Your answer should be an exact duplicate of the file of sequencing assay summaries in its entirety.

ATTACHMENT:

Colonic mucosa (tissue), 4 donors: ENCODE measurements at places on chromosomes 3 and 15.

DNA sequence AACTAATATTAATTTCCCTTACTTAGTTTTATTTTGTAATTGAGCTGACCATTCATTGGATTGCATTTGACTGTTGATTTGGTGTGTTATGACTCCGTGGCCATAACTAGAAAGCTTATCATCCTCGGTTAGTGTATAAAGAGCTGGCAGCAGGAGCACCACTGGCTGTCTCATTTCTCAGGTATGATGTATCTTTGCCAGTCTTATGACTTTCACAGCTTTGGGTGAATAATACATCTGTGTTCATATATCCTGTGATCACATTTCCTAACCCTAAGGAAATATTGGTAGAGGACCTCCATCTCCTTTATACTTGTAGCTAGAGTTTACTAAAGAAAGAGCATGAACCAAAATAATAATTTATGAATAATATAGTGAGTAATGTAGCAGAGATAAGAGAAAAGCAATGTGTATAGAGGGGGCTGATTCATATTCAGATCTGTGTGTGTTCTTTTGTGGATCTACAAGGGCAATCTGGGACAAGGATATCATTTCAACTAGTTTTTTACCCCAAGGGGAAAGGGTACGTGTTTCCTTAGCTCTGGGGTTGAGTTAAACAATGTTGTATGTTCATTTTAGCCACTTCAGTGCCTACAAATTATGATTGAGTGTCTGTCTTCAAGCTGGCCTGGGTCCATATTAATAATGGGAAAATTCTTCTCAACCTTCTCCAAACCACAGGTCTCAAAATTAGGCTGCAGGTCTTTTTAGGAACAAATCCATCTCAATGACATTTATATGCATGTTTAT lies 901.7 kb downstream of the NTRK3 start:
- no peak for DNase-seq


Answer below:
Colonic mucosa (tissue), 4 donors: ENCODE measurements at places on chromosomes 3 and 15.

DNA sequence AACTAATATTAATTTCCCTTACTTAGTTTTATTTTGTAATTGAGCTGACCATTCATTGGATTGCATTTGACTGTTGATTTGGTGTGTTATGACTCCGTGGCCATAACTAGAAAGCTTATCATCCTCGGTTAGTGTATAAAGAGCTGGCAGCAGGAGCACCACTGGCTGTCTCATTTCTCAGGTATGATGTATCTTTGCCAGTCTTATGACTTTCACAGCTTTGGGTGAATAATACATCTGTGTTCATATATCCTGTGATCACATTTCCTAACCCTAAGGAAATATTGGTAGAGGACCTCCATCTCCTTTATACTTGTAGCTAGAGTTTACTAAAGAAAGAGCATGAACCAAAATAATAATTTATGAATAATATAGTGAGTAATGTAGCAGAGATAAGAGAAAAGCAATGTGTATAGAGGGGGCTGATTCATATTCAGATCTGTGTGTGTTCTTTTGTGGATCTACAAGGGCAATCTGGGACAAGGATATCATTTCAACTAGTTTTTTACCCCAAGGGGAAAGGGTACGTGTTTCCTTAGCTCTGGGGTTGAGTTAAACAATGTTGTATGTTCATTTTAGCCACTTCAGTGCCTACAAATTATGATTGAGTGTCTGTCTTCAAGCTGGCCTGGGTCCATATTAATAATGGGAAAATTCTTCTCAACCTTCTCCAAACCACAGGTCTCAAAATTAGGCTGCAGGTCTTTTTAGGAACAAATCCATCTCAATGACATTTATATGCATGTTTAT lies 901.7 kb downstream of the NTRK3 start:
- no peak for DNase-seq